I don’t know about you, but whenever the topics of brioche and headlessness come up, I can’t help but think of Marie Antoinette. Few people know that when Marie Antoinette uttered the line above, what she really said was “Let them eat brioche” (“Qu’ils mangent de la brioche”). Fewer people still know that she never even uttered those words at all. The line was falsely attributed to Marie later on in her life…just about the time she was beheaded, right at the height of the French Revolution.
The day she was supposed to have declared “let them eat cake”, on her marriage to the Dauphin Louis-Auguste, the world-class competitive eater and future King of France, the line had already been written down by Rousseau in his Confessions, attributed to some other princes of some other country. When were the Confessions published? Four years prior to Marie’s wedding, when she was 10 years old and still living in Vienna.
Most modern historians agree that Marie Antoinette was the victim of a smear campaign through much of her life. Easy to understand when you consider she wasn’t French, didn’t care to speak the French language, and was a royal at a time when people hated royals. Even so, most of the instigators of the negative PR are thought to have been members of the French royal court, who never considered Marie a “team player” as it were. Unlike the king, Marie kept a very small court of just a few close friends, and that deprived many an aspiring socialite of opportunities to mix and mingle. She didn’t talk politics or philosophy and she never liked engaging in little day-to-day niceties like oh say, giving birth in public, which was the custom of French royalty at the time.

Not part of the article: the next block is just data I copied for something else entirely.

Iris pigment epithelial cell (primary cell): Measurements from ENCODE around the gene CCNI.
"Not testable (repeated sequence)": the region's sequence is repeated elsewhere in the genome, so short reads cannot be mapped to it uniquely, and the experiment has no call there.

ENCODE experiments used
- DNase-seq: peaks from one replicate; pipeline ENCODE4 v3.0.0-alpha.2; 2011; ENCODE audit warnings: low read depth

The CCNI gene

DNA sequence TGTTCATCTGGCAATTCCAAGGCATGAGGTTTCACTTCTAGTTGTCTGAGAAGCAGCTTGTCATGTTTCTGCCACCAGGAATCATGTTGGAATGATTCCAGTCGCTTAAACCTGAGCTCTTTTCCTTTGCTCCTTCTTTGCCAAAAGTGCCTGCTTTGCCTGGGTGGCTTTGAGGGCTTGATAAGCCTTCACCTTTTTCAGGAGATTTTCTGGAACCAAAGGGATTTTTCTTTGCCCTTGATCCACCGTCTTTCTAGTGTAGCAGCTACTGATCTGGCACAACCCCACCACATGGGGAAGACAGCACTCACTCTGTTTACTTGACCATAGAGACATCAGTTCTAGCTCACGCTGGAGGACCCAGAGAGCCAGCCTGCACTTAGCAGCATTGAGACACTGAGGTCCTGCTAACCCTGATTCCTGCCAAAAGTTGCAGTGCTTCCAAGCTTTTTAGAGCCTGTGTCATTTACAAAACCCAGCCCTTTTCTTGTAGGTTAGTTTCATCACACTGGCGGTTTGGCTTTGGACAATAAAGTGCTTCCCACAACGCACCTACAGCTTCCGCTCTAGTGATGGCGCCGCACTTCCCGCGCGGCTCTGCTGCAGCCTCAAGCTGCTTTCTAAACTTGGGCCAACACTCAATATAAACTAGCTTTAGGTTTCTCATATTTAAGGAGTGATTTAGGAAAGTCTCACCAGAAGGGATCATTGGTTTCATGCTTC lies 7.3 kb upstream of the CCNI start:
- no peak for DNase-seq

In fact it seems that Marie Antoinette wasn’t the superficial brat she’s been made out to be. Less the Paris Hilton of pre-revolutionary France than its Britney Spears (the old one at any rate), she was by all accounts pretty, charming and polite, though with probably not a whole lot else on the ball. That made her an easy target for her enemies, and there were plenty of those. People who think our modern American politics are vulgar have clearly never been exposed to the work of 18th century French pamphleteers, who routinely circulated obscenity-covered one-sheets depicting Marie in flagrante delicto with everything from servants to furniture to household pets. Compared to all that the “let them eat cake” line would have been small potatoes indeed.
But then I confess I never really understood “let them eat cake” as the callous remark it’s been made out to be. To me it always sounded like permission. And in fact some historians have argued that the line is in fact a sort of permission. French bakers, so it’s been said, were required to sell expensive breads like brioche to the poor at regular bread prices when the cheap stuff ran out. “Let them eat cake”, some historians say, was sort of like shouting, “open the national strategic oil reserve”, a sort of stop-gap measure to head off crisis. I’ve never actually read anything authoritative on that, so I don’t have an opinion…though I must say the story gives off the strong odor of fable.